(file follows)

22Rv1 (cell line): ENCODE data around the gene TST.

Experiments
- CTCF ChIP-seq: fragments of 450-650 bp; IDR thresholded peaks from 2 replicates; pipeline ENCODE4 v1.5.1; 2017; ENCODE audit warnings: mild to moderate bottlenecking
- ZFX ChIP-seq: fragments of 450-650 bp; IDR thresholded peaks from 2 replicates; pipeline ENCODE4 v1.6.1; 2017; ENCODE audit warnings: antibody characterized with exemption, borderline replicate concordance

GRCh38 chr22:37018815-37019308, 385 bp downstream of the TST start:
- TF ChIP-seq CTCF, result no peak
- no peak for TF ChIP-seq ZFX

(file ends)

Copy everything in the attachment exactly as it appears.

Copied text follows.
22Rv1 (cell line): ENCODE data around the gene TST.

Experiments
- CTCF ChIP-seq: fragments of 450-650 bp; IDR thresholded peaks from 2 replicates; pipeline ENCODE4 v1.5.1; 2017; ENCODE audit warnings: mild to moderate bottlenecking
- ZFX ChIP-seq: fragments of 450-650 bp; IDR thresholded peaks from 2 replicates; pipeline ENCODE4 v1.6.1; 2017; ENCODE audit warnings: antibody characterized with exemption, borderline replicate concordance

GRCh38 chr22:37018815-37019308, 385 bp downstream of the TST start:
- TF ChIP-seq CTCF, result no peak
- no peak for TF ChIP-seq ZFX